This a question type in which we are given incomplete sentences along with options for suitable endings. Both the sentence beginning and ending options are paraphrased, meaning that they will not appear in exactly the same way in the text.
In this question there are usually more options than sentences and these incorrect options are meant simply to confuse students. These options are often worded very similarly to the text with a few minor differences. When you do that match an ending to a sentence beginning, make sure that the resulting sentence should be grammatically correct.
This is a question type which asks you to decide if certain statements/facts agree with the text or not (true/ false) or if they are altogether not mentioned in the text at all (not given).
Before I explain further, we first need to clarify what “true, false and not given” actually mean in terms of this question type.
- True – means that the statement is a fact that is clearly mentioned in the passage even if it is paraphrased.
- False – means that the opposite of the statement is present in the passage.
- Not Given – a statement can be considered as “not given” only when both the statement and its opposite is not mentioned in the text. This option can be particularly tricky as sometimes only part of the statement is mentioned along with some key differences in wording. For example, all vs. some or most vs. a few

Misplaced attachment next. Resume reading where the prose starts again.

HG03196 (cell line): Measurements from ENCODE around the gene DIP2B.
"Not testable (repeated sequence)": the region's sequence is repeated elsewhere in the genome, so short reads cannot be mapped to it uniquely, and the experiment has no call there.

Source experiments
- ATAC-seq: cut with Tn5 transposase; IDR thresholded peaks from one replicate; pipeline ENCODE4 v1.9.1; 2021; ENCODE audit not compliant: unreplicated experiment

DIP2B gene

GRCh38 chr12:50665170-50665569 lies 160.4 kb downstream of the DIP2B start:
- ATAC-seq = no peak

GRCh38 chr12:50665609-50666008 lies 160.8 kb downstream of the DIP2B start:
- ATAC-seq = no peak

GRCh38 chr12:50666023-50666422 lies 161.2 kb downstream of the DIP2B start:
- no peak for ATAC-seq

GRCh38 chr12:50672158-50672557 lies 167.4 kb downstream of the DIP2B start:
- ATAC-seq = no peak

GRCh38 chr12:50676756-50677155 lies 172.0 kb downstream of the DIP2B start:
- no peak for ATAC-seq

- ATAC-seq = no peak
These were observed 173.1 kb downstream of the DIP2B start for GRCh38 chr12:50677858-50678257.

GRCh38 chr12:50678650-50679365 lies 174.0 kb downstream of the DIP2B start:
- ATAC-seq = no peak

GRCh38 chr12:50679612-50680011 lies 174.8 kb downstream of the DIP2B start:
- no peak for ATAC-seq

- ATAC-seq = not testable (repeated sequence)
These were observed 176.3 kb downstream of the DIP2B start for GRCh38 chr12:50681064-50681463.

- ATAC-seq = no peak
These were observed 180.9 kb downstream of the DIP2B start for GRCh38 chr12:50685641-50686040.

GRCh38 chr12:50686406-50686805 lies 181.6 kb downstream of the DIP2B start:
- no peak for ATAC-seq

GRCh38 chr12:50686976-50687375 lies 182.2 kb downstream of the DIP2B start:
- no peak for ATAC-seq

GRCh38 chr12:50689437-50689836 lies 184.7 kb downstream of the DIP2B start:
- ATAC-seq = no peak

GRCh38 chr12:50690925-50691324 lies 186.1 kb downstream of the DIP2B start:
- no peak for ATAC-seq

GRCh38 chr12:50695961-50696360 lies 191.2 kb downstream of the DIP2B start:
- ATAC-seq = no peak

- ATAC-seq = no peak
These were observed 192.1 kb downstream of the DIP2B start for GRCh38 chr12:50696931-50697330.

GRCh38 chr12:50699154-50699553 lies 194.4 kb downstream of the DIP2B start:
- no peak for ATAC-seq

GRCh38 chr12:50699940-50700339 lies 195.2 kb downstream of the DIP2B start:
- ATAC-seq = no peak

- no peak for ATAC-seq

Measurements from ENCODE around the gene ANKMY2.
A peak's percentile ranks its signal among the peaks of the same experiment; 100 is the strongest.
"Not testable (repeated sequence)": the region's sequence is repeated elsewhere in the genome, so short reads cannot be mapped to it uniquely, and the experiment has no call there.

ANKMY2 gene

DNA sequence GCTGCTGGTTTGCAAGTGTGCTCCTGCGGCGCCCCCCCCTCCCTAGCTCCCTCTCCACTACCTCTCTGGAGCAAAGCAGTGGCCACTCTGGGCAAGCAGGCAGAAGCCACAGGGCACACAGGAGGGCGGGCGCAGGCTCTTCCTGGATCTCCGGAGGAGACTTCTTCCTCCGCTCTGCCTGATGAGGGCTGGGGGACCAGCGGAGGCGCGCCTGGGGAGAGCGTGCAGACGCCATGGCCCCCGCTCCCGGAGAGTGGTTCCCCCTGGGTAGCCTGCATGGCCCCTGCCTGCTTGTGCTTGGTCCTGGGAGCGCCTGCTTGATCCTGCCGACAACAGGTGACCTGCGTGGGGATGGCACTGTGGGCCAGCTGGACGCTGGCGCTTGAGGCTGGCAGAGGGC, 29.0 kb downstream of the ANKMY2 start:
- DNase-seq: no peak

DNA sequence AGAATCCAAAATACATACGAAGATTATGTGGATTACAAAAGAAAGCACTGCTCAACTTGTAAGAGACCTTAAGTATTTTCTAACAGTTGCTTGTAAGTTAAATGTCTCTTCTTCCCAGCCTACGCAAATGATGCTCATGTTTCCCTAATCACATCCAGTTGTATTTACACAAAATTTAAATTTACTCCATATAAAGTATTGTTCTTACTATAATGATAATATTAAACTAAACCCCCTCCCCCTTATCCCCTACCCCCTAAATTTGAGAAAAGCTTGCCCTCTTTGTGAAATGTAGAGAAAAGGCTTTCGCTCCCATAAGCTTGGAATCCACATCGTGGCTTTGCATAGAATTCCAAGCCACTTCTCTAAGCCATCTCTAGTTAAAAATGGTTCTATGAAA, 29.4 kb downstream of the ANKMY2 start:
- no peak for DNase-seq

For this question, it is important to avoid using your own personal opinions to answer. In some instances, you may know of something to be true but if it is not mentioned in the text you have to answer it is not given.
Multiple Choice Questions
These are questions in which you are asked to choose the correct option for statement endings or answers to questions based on the text. There are different types of multiple-choice questions namely:
- Questions with only one correct option out of four options.
- Questions where it is required to choose more than one option from a number of options greater than four.
Their focus can vary-they might be specific to a small part of the text or deal with the entire text. The examiner usually adds incorrect options are designed to trick or confuse students. These options are similarly worded to the statements in the text but they might not be related to that particular question.